Are people more interested in religion? Or less? Or both? (COMMENTARY)

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Redeemer Presbyterian Church, one of the most influential evangelical churches in the country, is led by author and speaker Tim Keller. Photo courtesy of Godwell Andrew Chan

Redeemer Presbyterian Church, one of the most influential evangelical churches in the country, is led by author and speaker Tim Keller. Photo courtesy of Godwell Andrew Chan

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(RNS) The upshot: The nones are up because they’re searching, and the orthodox are up because they’ve found.

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  • The article is very interesting. One fact is always true, we humans ALWAYS
    SEEK MEANING to our existence. Traditional religions have always provided
    that. Now, in a world of instant access to alternate “meaning” for existence we
    can and do “pick and choose” for all sorts of reasons. I would question that
    “younger Jews, for instance are becoming more “orthodox” (even in Israel) as
    I worked with Jews for over 25 yrs. and I found this not to be the case. As to
    some younger Christians I agree the “evangelicals” sometimes offer a simple,
    and clearer path then the traditional Christian churches of of parents, etc.
    Most of us who are now here will not be around to see the results.

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  • More people are less interested in religion, and it’s an encouraging trend.

    It suggests more people will be less interested in decapitating apostates and shooting/blowing up women’s healthcare clinics.

    We should all be in favor of that, I’d hope…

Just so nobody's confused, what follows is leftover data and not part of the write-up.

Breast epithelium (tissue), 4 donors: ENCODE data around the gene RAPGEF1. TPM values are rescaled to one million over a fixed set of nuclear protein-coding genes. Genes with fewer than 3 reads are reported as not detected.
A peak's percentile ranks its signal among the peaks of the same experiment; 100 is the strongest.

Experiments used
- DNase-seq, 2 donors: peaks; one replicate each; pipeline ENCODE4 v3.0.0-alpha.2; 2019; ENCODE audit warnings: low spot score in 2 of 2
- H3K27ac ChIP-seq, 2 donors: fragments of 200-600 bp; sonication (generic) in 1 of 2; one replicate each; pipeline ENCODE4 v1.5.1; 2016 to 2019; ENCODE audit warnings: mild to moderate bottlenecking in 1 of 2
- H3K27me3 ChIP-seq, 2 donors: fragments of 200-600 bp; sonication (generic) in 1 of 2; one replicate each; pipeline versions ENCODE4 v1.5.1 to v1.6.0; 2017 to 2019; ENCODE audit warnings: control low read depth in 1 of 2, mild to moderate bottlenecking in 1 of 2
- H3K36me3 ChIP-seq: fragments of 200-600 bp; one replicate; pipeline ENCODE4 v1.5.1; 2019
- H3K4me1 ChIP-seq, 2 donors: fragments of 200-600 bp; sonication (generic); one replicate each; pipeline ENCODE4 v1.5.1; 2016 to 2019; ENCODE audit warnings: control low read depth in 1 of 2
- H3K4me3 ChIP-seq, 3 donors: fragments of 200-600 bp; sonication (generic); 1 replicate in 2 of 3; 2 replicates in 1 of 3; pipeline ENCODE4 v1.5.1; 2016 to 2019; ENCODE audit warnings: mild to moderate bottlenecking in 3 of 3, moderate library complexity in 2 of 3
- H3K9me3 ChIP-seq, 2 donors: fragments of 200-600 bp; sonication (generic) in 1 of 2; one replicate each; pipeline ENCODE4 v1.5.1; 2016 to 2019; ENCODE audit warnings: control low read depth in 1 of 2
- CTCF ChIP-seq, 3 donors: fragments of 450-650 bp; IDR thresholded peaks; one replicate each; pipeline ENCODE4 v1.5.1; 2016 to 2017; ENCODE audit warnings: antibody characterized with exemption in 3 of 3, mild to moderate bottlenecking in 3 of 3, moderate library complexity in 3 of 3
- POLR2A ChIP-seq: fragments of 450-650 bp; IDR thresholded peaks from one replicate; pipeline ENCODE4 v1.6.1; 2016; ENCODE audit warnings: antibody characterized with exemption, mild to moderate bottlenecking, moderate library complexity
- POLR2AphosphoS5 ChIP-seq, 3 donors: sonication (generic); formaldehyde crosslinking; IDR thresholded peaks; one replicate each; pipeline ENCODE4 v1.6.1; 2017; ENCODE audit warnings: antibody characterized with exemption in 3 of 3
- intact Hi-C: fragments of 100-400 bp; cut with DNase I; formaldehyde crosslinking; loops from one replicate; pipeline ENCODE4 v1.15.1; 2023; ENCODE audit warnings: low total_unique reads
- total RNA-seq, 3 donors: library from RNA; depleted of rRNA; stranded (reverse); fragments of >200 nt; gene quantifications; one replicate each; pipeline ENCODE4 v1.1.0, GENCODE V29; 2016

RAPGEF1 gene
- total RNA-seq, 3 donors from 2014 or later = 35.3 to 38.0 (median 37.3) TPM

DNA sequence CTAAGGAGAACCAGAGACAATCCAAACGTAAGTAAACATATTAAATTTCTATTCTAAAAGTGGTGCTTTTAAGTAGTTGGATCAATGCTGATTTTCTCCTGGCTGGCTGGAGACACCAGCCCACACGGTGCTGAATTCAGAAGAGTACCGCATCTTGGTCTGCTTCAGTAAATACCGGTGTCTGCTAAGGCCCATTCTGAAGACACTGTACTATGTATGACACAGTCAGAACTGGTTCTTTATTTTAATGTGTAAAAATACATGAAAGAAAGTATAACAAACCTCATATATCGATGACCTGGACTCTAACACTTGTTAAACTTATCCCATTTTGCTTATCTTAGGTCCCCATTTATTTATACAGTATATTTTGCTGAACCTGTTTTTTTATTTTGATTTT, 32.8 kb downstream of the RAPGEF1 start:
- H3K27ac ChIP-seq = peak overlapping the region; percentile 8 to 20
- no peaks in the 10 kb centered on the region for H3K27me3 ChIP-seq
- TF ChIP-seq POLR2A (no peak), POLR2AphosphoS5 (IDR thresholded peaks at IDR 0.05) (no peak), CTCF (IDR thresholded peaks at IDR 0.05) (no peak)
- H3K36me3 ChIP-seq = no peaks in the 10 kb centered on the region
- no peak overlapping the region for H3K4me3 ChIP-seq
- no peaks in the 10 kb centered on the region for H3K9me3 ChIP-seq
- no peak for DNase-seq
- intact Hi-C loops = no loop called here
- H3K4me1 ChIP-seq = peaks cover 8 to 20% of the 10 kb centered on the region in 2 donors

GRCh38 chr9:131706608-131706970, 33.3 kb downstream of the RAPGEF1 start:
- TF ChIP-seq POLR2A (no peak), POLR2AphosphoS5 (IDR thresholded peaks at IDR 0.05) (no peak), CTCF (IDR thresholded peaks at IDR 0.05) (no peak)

• Bum Philosopher

    Christians can be violent.
    2 teenagers beat until one died in New York this year. KKK and White Supremacists hold meetings at churches.

  • Noreen, many thanks for your comments. The research reveals not that younger Jews are becoming more orthodox (though there is a substantial rise in participation in orthodox Jewry among younger Jews in comparison with one or two generations ago). Rather, the median and average ages of Orthodox Jewry is younger than these ages in other traditions of Judaism. Thanks for opportunity to clarify.
    Marcia Pally

  • G Key

    Some believers are violent. Most aren’t.
    Some nonbelievers are violent. Most aren’t.

    Many believers are respectful of others’ beliefs. Many aren’t.
    Many nonbelievers are respectful of others’ beliefs. Many aren’t.

    Isn’t it amazing how much we have in common?

  • G Kay, I agree with you. Life is made of positive and negative – up and down, left and right, back and front, loose and tight, this and that… And it is all about choice. Human has been created to make choice between the two.

  • Many of the people who have lost their interest in religion are still open to the appeal of faith. I think there’s a growing understanding that to live a full life, one doesn’t have to pay to belong to an organization whose main products are intolerance and bigotry. On the other hand, churches that live their faith are gaining. Here’s something I wrote on what’s going on: http://personal.inet.fi/private/walkabout/Walkabout-gg.html#persecution-is-necessary

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    But don’t bother looking, it isn’t up your alley at all.